Telling Compelling Stories about our Experiences and Achievements

One of the hardest things for people to talk or write about is themselves, and why they are uniquely well suited for a particular opportunity or honor. I have been noting this challenge at the University as I work with some of our most outstanding students. Despite the fact that they have so much to offer- travel, research, academics, the whole package- they often blank when asked to write a personal statement or to be interviewed about their experiences. Invariably, they insist that they’re not good at talking about themselves or bragging about their achievements. And yet ironically, they have spent so much of their time and effort collecting these very accomplishments.

Perhaps part of the issue is that we’re all in such a hurry. Students rush through high school trying to get into college, and then once in college we hurry them through as quickly as possible in an effort to save them money and get them into the work force. In our haste, perhaps we are failing to support their critical reflection- namely, helping them understand and articulate what it is that they’ve experienced and accomplished, what they can offer that is uniquely theirs. And yet, these are the very skills that will move them to the next level, allowing them to create and secure opportunities for growth, advancement and expansion. And perhaps most importantly, these are the skills that will help them self-correct when they find themselves in positions and situations that no longer connect with their cores values, interests or goals.

How can we help students get better at talking about themselves and their experiences? (Although intended for students, these techniques can be used by anyone for virtually any opportunity or goal.)

  1. Begin by listing the categories of skills and competencies that are of critical importance to your intended audience. You can usually find these in the specific posting but I encourage you to dig deeper. Look at reports, press pieces, or profiles of individuals who have held the position/opportunity (or similar position/opportunity) in the past. Allow yourself to imagine the perfect recipient/employee or candidate. What types of categories of skills and competencies would they possess and why are these important given the demands/honors of the opportunity of interest?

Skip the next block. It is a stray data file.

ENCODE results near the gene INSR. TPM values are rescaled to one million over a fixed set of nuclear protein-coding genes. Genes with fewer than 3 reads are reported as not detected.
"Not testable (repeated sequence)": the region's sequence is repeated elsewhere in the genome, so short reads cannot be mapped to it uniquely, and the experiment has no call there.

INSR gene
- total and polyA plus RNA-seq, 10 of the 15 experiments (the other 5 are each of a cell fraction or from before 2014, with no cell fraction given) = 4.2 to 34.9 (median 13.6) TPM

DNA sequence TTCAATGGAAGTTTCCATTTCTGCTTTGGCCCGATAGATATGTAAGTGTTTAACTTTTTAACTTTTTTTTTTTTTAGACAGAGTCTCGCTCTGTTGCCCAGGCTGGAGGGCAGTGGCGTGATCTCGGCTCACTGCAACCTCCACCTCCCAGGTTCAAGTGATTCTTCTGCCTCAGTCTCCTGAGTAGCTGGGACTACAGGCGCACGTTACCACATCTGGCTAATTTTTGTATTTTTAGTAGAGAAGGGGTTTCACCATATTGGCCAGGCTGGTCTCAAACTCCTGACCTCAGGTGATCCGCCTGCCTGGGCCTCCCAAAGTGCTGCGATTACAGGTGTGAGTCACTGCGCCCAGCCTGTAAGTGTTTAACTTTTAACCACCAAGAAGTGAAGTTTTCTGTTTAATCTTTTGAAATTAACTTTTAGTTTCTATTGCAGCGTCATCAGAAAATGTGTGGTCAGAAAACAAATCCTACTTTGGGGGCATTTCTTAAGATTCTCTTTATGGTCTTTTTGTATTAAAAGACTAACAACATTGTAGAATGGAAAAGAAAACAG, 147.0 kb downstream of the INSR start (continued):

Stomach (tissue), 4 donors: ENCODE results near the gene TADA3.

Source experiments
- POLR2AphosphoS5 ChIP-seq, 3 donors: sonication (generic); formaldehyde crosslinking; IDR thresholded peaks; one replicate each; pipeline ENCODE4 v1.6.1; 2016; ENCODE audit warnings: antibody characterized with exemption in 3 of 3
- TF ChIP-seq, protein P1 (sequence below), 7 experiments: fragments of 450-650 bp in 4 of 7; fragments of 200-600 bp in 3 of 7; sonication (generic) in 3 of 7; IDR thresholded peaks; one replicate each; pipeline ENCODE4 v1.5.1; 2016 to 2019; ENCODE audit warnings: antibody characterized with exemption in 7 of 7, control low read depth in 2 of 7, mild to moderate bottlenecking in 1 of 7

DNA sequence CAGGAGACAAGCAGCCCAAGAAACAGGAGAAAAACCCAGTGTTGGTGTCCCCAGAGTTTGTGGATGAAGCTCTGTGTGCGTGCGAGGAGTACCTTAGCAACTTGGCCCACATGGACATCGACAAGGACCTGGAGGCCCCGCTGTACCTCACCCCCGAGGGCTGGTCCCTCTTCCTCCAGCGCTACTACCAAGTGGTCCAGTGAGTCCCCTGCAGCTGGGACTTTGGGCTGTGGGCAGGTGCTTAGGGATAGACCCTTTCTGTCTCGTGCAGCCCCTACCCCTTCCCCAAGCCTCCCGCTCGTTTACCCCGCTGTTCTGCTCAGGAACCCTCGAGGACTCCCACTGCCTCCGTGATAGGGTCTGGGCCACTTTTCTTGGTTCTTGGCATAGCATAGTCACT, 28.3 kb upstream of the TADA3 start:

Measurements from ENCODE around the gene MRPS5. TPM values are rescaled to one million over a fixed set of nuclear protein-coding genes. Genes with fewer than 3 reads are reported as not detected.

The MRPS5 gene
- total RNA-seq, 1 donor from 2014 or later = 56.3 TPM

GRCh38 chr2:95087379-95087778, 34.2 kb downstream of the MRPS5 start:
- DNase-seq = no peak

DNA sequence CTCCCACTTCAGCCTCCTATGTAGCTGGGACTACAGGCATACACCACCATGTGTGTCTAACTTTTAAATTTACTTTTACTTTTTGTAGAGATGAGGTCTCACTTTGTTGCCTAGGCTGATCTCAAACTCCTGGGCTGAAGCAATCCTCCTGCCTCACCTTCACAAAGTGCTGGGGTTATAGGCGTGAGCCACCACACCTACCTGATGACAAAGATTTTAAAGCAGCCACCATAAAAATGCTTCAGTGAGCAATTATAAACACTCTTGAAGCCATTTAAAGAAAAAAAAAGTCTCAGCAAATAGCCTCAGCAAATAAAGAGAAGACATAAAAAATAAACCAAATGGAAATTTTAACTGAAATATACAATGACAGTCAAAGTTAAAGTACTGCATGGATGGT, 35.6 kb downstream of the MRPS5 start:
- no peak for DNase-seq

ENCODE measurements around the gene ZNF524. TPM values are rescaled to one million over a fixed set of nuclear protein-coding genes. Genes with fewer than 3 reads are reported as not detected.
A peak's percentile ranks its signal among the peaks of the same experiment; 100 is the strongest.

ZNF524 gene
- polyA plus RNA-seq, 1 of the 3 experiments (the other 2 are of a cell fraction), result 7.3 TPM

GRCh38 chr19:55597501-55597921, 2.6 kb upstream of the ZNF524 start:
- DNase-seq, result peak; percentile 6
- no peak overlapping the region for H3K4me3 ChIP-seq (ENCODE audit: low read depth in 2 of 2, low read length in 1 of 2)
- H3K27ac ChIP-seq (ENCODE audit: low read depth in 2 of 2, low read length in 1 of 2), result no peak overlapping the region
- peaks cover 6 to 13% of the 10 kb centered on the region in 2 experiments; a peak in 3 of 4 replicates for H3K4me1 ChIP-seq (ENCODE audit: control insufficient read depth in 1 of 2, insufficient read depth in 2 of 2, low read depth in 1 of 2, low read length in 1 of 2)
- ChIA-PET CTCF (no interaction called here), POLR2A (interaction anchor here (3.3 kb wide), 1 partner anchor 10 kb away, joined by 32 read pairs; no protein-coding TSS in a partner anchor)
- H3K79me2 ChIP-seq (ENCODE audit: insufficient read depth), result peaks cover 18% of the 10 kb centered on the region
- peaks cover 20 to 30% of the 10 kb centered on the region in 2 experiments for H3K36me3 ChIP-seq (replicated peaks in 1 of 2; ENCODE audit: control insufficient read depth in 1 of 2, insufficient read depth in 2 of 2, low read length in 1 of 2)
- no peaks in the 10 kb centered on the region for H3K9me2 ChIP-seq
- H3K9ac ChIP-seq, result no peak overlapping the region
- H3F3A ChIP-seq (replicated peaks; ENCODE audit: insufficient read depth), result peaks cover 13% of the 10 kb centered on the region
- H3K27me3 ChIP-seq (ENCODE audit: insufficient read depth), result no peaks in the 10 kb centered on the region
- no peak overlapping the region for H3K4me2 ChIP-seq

2. Once you have a good list, allow yourself to reflect on your own positions, experiences and achievements and begin to note these under the specific categories with which they correspond. While you can start with specific responsibilities or activities, also note actual experiences that connect with these- both good and bad. Allow yourself to reflect around these experiences and note any big lessons, developments or growth. Ask yourself, “why was it important, what did I learn, and how did it impact me or those around me?” Keep going with this exercise until you have an extensive outline of key skills, experiences and competencies that you can reference and expand upon. Hopefully, at this point you can take some satisfaction in noting the abundance of experiences upon which you can draw.
  3. Now it’s time to look for patterns. Everyone has unique patterns that help describe the ways they approach choices in life and work. Patterns often reveal themselves over time and diversity of experiences. Once you can recognize and articulate these, they can be extremely helpful in telling compelling stories about you and what you will bring to any particular opportunity, along with how you will respond to challenging situations or contexts. Consider using critical questions to help reveal your defining patterns. What drives you? How do you define growth or success? How do you add value to challenging contexts? Consider how these patterns have propelled you on your path and have led to your current interest in this particular opportunity.
  4. The fourth step is perhaps the most important. It involves flipping your lens and focusing not on yourself and your accomplishments, but instead on what you can uniquely contribute to the potential employer, organization, opportunity, or broader community via your efforts. Through succinctly articulating how your unique skill set and experiences can complement and benefit the recipient, you can assure the decision makers that you have strong potential and are worthy of their investment.